Museums & Attractions
Mobile’s Tricentennial sparked a Renaissance for the city’s museums.

Museum of Mobile

The Museum of Mobile is located in the Southern Market/Old City Hall complex on Royal Street. The museum now has much more space to display its collection and interpret the city’s 300-year history. Visitors can discover the story of Mobile through fascinating exhibits of Colonial and Civil War artifacts, as well as exhibits on Mardi Gras, African-American contributions to the city’s growth and other facets of the city’s past from as far back as the first Native American settlements.

In addition to more exhibit space, the museum includes classrooms, a 150-seat auditorium and a Discovery Room for children to interact with artifacts.

The Mobile Carnival Museum, located on Government Street, opened in 2005. This museum contains exhibits dedicated to Mobile’s oldest and most famous celebration, Mardi Gras. The city also operates the Phoenix Fire Museum, one of the area’s first firehouses which features many antique fire trucks, and the Carlen House, a restored mid-1800s Creole Cottage.

The Mobile Museum of Art

The Mobile Museum of Art reopened after a $15 million expansion at its Langan Park facility. The museum has 95,000 square feet of gallery space, an educational wing and a state-of-the-art hands-on gallery for adults and children. The Mobile Museum of Art features a permanent collection of more than 6,000 pieces, traveling and temporary exhibits, educational programs and a lecture series. In addition to the Langan Park facility, the museum operates a downtown gallery on Cathedral Square.

Gulf Coast Exploreum

The Gulf Coast Exploreum, Mobile’s state-of-the-art science center, brings the mysteries of science alive through hands-on exhibits and large-format IMAX films. Since opening in downtown Mobile in 1998, the Exploreum has established itself as an important regional educational resource, family entertainment center and tourist attraction. 

Mobile Public Library

The Mobile Public Library has also begun its capital improvement campaign to expand the historic main library, built a new Toulminville Branch and constructed a major new West Regional Library to keep up with the population explosion in West Mobile.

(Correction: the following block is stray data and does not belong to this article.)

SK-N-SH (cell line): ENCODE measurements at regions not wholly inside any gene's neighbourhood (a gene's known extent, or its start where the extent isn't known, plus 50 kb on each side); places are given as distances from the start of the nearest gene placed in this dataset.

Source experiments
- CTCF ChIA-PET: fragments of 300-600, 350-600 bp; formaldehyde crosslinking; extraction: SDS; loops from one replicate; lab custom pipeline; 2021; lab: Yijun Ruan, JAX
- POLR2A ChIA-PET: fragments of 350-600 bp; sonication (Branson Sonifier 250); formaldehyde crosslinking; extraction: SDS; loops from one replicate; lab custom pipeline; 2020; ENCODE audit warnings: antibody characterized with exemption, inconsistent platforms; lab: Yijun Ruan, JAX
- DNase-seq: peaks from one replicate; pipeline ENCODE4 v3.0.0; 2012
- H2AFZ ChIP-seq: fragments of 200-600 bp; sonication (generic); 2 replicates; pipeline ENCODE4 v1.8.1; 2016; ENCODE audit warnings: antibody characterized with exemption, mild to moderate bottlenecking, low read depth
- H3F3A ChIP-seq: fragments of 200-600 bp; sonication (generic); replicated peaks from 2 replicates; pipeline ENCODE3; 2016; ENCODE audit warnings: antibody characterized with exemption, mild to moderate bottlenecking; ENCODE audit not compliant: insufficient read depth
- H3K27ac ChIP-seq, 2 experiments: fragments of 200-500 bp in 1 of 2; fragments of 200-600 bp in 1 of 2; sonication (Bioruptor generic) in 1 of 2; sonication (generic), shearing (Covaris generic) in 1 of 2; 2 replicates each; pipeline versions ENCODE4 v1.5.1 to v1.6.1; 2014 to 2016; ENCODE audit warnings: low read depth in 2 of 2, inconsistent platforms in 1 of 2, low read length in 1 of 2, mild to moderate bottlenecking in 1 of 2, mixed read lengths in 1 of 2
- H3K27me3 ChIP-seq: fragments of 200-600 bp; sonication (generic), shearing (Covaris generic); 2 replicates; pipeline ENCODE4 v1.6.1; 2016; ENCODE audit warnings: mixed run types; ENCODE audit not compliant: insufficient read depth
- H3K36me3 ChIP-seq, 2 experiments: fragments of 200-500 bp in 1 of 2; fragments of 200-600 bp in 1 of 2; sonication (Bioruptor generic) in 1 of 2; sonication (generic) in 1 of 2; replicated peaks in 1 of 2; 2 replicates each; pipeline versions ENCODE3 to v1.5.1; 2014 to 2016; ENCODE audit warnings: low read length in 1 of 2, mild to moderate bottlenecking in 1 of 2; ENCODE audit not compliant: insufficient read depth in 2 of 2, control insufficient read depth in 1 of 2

Estuarium at the Dauphin Island Sea Lab

Another favorite museum is the Estuarium at the Dauphin Island Sea Lab. This fascinating educational facility highlights the Mobile-Tensaw Delta, Mobile Bay, the Barrier Islands and the Gulf of Mexico - the four key fish and wildlife habitats of coastal Alabama. The Estuarium provides an interesting way to broaden one’s understanding of Mobile Bay, the fourth largest estuary system in the United States.

Eichold-Heustis Medical Museum

The Eichold-Heustis Medical Museum includes the largest collection of medical artifacts in the Southeast, reflecting 200 years of medical history.

Historic Places

Mobile’s old homes and buildings make it one of the most beautiful historic cities in America. From Italianate town-houses and Creole cottages to sprawling antebellum mansions, restoration and preservation are seen everywhere. Several historic sites and antebellum homes are open to the public.

Here are a few of the area’s historic places of interest:

Oakleigh, built in 1833, is known for its Greek Revival architecture, period furnishings, and landscaped grounds. The complex also includes an early Creole cottage and a new Mardi Gras museum.

The Bragg-Mitchell Mansion, a blend of Greek Revival and Italianate architecture, is open for tours and available for private parties.

The Richards-DAR House, which features a fine iron lace balcony, is an Italianate townhouse located in one of the city’s oldest residential areas.

The Condé-Charlotte House, built in the early 1820s, is one of the city’s oldest existing houses, with rooms furnished to represent the five periods of Mobile’s 300-year history.
The Conde'-Charlotte House Mobile Alabama
Fort Condé is a replica of the French colonial fort which dates back to the early 1700s. The fort overlooks the waterfront and offers visitors guided or self-led tours reflecting the history of the area. Its also Mobile’s official visitor welcome center.

At the mouth of Mobile Bay on Dauphin Island, Fort Gaines is representative of the fortifications which defended America’s shores during the mid-1800s.

On the opposite shore from Fort Gaines, sits Fort Morgan, a beautifully maintained historic site and one of the most photographed places in the area.

Bellingrath Gardens & Home

Bellingrath Gardens & Home, located just south of Mobile, is a 75-acre estate featuring flowering plants and a canopy of live oaks the entire year. The garden is considered one of America’s most beautiful display gardens. The lavishly-furnished rooms and art collections of the house are also open to visitors. Walter D. Bellingrath opened his elaborate private garden to the public in 1932.

Mobile Bontanical Gardens

Located in the heart of Mobile, the Mobile Botanical Gardens offers a rare blend of cultivated areas and nature trails. Within its 100 acres are a Rhododendron Garden, a Camellia Winter Garden, Fern Glade, Japanese Maple Garden, an Herb Garden, and collections of hollies, magnolias, roses, and perennials, as well as a 40-acre longleaf pine habitat. The Gardens are open year-round from dawn to dusk.


USS ALABAMA Battleship Memorial Park

Battleship Memorial Park is home to the USS Alabama, a World War II-era battleship. Also located there are the submarine USS Drum, a B-52 bomber, SR71 Blackbird and other military hardware, both antique and modern. The park features an aircraft pavilion housing a varied collection of historic planes, including a plane flown by the Tuskegee Airmen.